Since I'm trying a KDP Select experiment this week, I decided to skip ahead and address the issues surrounding this program.
It is quite possible to make the case that with KDP Select, Amazon has created a monopoly. How so? Because their rules say that if you want your kindle edition to be a part of KDP Select, you cannot sell your book in any other electronic format or on any other website. If you already have the book listed with, say, Smashwords, you will have to remove it before you can join KDP Select. And that's not easy. Once other sites have copies of your book, they can simply refuse to comply and leave you hanging. Amazon asks for just a 90-day commitment, but their default renewal clause will renew you for another 90-day period without notification. That just happened to me. It is possible to opt out of the renewal, but only if you do so before your original period is up. I missed mine by 1 day and am now committed for another 3 months. Can you withdraw your book from the program? Yes, you can do so at any time, but you cannot then sell it elsewhere until your current 90-day period is up.
Amazon now has a monopoly in another way as well. It used to be that you could offer your book for free on another site and hope that Amazon would price-match the $0.00 price-tag, creating a free promotion on Amazon. Now, of course, if you try that, Amazon will come at you with an accusation that you have violated the terms of agreement you signed when you first put a book on Amazon. Remember that little "I agree" box you checked without reading the small print? Yep, that one! You promised never to offer your book at a lower price than the one you set on Amazon. For any violation of Amazon's terms, you and all your books can be banned for life. Amazon has 32,000,000 books on their website. They don't need you. But you definitely need them, since they control nearly three-quarters of all book sales. If you want to offer a free promotion of your book (and it's a really effective way to get more readers!), you can only do so as a member of KDP Select.
Are there any advantages for the author? Amazon promises that they will try harder to publicize your book if it's on KDP Select. One way they do so is to give you those 5 free promotion days any time you want them rather than just keeping your fingers crossed that Amazon will price-match a giveaway elsewhere. It's convenient -- and profitable -- to be able to choose your dates.
However, there are also great risks. When you give in to their restrictions, you cut out part of your reading audience. I know I have readers who will only use Nook Books. Others don’t want a Kindle app on their iPads. They told me so emphatically when I announced that "Left by the Side of the Road" would only be available on KDP Select. Their reaction is important to me. When I checked my sales figures for the past six months, I found that anywhere from 35% to 54% of all my sales came from Barnes and Noble. That may be a function of my particular genre, so don't take those figures as a general pronouncement. Still, I cannot afford to lose that large a segment of my readership.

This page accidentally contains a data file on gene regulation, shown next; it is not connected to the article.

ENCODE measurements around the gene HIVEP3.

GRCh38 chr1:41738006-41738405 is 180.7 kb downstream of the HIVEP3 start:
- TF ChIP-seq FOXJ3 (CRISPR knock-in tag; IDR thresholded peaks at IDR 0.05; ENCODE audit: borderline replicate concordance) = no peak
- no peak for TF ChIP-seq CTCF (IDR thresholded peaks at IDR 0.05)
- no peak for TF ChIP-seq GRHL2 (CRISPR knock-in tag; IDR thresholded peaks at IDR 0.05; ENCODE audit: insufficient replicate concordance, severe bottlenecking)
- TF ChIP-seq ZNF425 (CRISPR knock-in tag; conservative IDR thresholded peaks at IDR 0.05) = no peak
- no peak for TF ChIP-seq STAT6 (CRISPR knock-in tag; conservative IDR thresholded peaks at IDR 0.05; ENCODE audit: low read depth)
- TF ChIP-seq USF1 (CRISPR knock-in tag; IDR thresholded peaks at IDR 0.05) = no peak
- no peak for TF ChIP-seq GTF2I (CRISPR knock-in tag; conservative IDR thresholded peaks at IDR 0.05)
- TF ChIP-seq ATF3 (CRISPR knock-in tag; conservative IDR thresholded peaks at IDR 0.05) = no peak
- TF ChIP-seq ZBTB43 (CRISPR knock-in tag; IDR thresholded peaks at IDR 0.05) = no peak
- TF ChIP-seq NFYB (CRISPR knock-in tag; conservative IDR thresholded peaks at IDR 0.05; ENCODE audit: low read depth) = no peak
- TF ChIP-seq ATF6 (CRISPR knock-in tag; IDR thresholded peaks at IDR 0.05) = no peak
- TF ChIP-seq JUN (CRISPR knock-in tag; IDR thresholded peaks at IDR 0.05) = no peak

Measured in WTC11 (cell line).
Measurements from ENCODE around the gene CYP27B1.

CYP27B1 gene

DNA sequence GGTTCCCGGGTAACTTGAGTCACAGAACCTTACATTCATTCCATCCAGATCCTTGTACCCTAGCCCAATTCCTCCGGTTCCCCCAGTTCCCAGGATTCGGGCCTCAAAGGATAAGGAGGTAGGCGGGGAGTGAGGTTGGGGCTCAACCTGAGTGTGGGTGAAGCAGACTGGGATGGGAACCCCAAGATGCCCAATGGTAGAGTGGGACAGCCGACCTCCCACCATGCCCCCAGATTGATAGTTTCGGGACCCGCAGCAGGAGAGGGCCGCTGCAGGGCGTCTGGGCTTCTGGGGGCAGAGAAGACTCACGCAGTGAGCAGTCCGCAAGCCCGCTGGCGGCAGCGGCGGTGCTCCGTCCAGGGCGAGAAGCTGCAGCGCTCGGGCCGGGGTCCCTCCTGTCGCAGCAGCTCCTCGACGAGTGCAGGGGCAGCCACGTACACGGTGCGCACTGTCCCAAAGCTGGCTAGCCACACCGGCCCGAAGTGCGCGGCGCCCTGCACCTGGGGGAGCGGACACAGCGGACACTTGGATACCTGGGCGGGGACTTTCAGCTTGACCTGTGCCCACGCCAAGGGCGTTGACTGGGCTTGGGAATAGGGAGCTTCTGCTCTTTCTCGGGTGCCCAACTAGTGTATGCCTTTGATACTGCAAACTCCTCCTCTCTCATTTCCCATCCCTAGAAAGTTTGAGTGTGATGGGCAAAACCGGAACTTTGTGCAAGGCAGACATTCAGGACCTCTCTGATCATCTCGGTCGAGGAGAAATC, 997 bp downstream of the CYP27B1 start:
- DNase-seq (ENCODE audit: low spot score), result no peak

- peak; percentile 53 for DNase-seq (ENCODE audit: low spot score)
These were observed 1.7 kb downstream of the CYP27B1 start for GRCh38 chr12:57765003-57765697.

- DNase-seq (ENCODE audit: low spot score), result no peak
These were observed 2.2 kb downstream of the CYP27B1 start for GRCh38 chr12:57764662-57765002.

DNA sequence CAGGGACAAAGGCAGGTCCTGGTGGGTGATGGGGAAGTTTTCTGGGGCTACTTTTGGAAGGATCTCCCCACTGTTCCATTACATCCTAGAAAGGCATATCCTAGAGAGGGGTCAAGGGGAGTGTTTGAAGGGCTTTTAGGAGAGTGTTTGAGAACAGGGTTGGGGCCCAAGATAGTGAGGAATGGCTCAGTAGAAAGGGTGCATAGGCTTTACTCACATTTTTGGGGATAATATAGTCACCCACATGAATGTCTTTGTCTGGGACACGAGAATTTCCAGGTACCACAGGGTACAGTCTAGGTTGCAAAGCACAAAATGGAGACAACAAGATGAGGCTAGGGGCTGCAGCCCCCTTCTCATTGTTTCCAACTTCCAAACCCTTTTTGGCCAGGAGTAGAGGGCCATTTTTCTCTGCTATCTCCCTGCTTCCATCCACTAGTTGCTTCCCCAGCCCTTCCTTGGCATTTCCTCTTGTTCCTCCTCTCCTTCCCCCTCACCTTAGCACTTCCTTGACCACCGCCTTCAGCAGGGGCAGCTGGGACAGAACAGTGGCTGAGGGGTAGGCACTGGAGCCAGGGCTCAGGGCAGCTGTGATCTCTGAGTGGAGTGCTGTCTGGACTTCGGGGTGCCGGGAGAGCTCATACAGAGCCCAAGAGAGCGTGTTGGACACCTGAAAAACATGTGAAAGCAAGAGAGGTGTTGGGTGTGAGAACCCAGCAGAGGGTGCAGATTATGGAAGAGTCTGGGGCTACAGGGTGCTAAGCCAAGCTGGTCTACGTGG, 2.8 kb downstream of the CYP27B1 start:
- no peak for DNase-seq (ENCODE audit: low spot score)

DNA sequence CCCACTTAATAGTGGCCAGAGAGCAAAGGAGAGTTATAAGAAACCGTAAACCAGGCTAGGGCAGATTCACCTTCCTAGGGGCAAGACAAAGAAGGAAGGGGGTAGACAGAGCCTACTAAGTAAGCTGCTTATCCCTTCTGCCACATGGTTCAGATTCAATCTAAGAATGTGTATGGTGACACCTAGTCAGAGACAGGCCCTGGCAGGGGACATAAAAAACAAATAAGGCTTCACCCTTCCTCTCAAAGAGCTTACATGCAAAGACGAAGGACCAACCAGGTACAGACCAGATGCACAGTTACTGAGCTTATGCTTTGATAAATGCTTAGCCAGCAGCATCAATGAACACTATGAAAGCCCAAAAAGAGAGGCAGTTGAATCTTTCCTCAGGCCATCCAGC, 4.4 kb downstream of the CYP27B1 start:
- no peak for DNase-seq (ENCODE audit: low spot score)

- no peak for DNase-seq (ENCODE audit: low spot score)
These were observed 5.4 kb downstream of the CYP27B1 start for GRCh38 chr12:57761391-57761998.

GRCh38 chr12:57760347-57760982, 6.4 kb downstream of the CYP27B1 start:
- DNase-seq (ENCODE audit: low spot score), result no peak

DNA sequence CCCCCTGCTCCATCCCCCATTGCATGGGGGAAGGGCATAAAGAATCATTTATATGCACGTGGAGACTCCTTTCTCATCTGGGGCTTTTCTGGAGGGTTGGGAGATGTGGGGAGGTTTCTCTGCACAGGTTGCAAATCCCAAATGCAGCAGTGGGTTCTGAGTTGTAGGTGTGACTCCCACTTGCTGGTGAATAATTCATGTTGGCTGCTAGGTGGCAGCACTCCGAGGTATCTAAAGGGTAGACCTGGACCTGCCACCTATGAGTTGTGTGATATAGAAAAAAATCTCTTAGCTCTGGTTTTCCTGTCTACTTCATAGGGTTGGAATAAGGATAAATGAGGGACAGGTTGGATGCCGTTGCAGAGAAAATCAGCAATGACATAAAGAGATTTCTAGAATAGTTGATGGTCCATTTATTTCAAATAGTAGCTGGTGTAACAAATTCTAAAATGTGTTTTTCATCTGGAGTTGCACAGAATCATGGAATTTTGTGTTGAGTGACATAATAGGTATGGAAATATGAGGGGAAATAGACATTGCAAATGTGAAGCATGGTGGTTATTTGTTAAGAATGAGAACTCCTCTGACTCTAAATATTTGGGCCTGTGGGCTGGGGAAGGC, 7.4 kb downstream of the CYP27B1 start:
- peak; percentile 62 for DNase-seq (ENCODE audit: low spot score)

Then there's the lending library. If you "belong," readers can borrow your book for as long as they want. And Amazon pays you a share of the enormous amount they set aside each month for that purpose ($700,000 in October.) However, the advantages of “borrowing” for free are pretty limited. Prime customers only get one choice a month. You want readers who read lots more books than that! In the interest of full disclosure, I have to admit that someone just borrowed my "Left by the Side of the Road", which sells for only $2.99. I cannot for the life of me imagine why. If I could only get one book a month, I'd aim for something I really couldn't afford in any other way. My one transaction in the "Lending Library" does not contradict my general impression that I do not write the kind of books that do well as "borrows" rather than purchases.
The bottom line is that I suspect the sticks outweigh the carrots. I have three small volumes in KDP Select at the moment. They are not big sellers and probably would not justify the cost and effort it would take to publish them over all channels, anyway. But my best-selling "Beyond All Price" and the award-winning "The Second Mouse Gets the Cheese" are both doing quite well on their own. There are simply not enough advantages to KDP Select to convince me to limit them to a single sales channel.
And what will I do with my new book, "The Road to Frogmore" when it comes out at the end of the month? I haven't yet made that decision. I'm offering "Left by the Side of the Road" for free this Wednesday and Thursday in a heavily-promoted campaign. The results may sway me one way or the other. I don know this, however. The only time I would offer a major book, such as this new novel, would be upon its first release, and I would do so only for that one 90-day period. After that, free days lose their appeal and wide availability becomes more important.